- The Washington Times - Friday, January 23, 2004

Henry Clay Work never hurried when he was writing a song. His lyrics were crafted carefully, and the musical setting was of a high standard. He was capable of projecting broad humor (“Now, Moses!”) or the desperation of a child with a dying brother whose father will not leave the tavern (“Come Home, Father!”).

He became best known — renowned, in fact — for “Marching Through Georgia” (1865), a celebration of Gen. William Tecumseh Sherman’s March to the Sea, which made him no friends in the South. Neither, curiously enough, did Sherman like the song; the general was not a man to jeer at a beaten foe.

Work’s output was fairly modest, and the majority of his works (but certainly not “Grandfather’s Clock”) have been forgotten. His life was shadowed by tragedy, and there was a time when it seems he wrote and composed very little.

He was born Oct. 1, 1832, in Middletown. Conn. His father, Alanson, was a fervent abolitionist who in 1835 moved the family to Illinois, where he became involved with the Underground Railroad.

Helping blacks escape slavery was illegal in the North, and Alanson Work was jailed in 1841. When he was pardoned in 1845, he was destitute and returned to New England with his family. Henry stayed behind to be brought up by friends. He, too, would support abolition, directing his disapproval of the South through some of his best-known songs.

He became a printer but soon was attracted to songwriting. His initial effort, “We Are Coming, Sister Mary” (early 1850s), earned him very little, although it was sung by the Christy Minstrels .

Work continued to write songs while supporting himself as a printer, but it wasn’t until 1862 that he had a breakthrough with two hit songs in a single year. Published by Root & Cady of Chicago (Work had been encouraged by George F. Root), the songs were “Grafted Into the Army,” in which a “lone widder” bewailed the enforced enlistment of her son in language reminiscent of Mrs. Malaprop, and “Kingdome Coming,” which derided a grotesquely caricatured cotton planter. Work decided to abandon printing and make a living by writing songs.

Throughout the Civil War, Work produced highly individual songs, among them “Uncle Joe’s ‘Hail, Columbia!’” (1862), “Babylon Is Fallen” (1863) and “Wake Nicodemus” (1864). His most controversial song appeared in 1865 — “Marching Through Georgia.”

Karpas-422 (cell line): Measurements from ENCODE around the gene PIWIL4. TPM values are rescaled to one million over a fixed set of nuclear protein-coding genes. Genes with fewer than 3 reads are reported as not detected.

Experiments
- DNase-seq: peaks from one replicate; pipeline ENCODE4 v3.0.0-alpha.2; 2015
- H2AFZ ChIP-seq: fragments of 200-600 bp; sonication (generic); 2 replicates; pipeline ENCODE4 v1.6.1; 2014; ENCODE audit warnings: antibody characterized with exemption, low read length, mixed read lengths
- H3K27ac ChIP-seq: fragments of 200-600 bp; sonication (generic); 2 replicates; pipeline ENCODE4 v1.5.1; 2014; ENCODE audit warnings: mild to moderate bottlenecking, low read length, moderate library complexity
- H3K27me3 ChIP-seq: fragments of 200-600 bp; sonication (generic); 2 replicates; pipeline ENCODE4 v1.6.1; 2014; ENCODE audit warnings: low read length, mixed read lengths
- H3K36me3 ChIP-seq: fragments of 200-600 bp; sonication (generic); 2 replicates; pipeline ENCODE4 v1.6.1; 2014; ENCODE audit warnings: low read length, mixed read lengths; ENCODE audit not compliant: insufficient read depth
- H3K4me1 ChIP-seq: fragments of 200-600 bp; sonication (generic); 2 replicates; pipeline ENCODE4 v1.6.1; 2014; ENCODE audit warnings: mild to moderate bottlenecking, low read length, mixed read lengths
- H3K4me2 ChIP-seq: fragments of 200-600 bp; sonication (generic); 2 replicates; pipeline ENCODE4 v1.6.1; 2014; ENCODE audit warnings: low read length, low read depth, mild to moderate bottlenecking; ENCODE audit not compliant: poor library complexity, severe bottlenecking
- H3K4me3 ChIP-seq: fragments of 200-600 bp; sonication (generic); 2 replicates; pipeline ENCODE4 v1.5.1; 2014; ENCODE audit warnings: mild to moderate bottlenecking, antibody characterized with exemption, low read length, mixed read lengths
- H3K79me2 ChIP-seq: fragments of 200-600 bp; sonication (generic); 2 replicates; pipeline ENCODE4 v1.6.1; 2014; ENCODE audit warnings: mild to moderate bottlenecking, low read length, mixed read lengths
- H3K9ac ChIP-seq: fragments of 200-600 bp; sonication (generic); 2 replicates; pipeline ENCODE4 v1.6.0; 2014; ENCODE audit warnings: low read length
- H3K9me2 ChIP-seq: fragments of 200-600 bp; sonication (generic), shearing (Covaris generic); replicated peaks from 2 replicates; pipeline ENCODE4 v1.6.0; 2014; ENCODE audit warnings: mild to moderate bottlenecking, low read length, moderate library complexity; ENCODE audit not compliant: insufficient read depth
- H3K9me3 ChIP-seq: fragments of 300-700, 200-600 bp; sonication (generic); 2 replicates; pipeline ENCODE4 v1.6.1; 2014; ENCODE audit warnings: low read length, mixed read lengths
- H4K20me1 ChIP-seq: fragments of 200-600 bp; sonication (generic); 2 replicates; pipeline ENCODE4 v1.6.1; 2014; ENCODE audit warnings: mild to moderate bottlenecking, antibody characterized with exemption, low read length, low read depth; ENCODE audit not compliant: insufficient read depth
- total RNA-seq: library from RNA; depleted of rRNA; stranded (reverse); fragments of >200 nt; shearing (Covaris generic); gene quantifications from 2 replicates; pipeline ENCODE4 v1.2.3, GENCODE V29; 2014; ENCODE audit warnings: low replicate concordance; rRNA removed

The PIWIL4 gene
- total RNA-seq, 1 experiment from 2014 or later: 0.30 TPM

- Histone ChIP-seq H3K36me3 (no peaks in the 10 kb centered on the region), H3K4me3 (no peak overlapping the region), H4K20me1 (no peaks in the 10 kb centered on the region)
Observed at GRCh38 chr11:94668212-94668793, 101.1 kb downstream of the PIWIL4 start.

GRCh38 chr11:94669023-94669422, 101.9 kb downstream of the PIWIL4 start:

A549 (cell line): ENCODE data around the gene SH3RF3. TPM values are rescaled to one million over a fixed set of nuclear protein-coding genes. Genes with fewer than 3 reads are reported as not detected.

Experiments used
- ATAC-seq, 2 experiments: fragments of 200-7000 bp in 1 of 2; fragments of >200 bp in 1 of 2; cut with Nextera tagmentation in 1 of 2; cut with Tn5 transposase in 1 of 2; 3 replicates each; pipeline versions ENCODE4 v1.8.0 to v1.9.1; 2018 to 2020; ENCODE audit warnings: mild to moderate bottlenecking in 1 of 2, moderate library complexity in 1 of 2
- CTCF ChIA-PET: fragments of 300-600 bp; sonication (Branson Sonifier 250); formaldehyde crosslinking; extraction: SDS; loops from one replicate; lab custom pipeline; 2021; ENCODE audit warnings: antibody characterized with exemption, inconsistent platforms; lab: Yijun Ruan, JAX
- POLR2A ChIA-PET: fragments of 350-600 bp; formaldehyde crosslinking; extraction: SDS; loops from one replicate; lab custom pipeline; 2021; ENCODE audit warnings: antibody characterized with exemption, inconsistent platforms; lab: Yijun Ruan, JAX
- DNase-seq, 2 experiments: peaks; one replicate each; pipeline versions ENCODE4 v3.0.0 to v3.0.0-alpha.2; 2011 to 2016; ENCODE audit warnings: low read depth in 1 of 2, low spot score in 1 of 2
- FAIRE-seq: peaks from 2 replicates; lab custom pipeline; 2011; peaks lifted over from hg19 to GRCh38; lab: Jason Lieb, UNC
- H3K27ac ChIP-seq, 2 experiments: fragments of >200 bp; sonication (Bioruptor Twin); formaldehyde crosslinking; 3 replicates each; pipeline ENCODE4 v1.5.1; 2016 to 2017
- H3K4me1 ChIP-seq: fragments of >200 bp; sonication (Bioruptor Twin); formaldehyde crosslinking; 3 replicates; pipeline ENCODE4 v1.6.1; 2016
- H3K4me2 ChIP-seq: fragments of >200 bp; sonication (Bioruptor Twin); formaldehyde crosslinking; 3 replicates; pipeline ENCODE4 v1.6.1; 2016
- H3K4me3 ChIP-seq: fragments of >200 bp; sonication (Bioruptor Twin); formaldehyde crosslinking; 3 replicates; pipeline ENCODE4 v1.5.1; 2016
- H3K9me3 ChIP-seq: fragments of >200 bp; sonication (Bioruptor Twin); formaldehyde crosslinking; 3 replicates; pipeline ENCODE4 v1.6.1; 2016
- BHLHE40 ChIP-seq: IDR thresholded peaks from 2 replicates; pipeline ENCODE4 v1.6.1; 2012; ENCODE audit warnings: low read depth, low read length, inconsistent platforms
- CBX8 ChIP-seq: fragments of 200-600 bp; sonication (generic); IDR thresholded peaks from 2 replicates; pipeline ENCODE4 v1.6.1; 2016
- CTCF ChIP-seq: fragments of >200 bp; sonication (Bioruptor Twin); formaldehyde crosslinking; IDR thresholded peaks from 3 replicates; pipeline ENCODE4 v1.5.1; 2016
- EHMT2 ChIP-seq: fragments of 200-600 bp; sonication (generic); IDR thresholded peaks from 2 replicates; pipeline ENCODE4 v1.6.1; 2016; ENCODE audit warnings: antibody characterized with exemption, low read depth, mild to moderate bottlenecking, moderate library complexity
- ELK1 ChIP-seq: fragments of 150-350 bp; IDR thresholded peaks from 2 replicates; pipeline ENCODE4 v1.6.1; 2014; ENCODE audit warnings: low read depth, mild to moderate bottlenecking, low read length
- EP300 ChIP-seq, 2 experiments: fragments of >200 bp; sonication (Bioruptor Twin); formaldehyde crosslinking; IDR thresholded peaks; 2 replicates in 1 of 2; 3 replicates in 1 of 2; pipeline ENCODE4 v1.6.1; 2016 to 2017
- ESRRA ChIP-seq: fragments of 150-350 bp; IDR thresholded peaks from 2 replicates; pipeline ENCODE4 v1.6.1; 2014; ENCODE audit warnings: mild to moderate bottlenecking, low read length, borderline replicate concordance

Work had married about 1857 and settled in Chicago, perhaps to be near his publishers. The marriage seems to have been happy enough until 1865, when his wife became mentally ill. She went to live with family and eventually had to be placed in an asylum. Their children were entrusted to other relatives.

The distraught Work moved to Philadelphia, where he became infatuated with Susie Mitchell, a girl of 18. She had no wish to become involved with a married man much older than herself, and she gave Henry Work no encouragement. Nevertheless, Work poured out his love for her in many letters and even continued to write to her after he moved to New York. (His fruitless infatuation with Susie Mitchell persisted right up to the time of her wedding in June 1877.)

Desperately unhappy, Work wrote fewer songs and went back to printing, also dabbling in other activities. Eventually, his output of songs increased and, surprisingly, even when writing little, he never lost his ability to project genuine humor. Unlike Stephen Foster, whose lamp also burned low, Work maintained a high standard.

“The Silver Horn” (1883) is a strange, hauntingly beautiful song about a dying bugler whose beloved horn peals out unaided by his failing breath. That song, his last, made no impression on the public.

Henry Clay Work moved from New York City to Bath, N.Y., and finally to Hartford, Conn., where he died on June 8, 1884.

Peter Cliffe, a retired administrator for a multinational corporation, lives in Hertfordshire, England, and became interested in the Civil War while spending time in this country.

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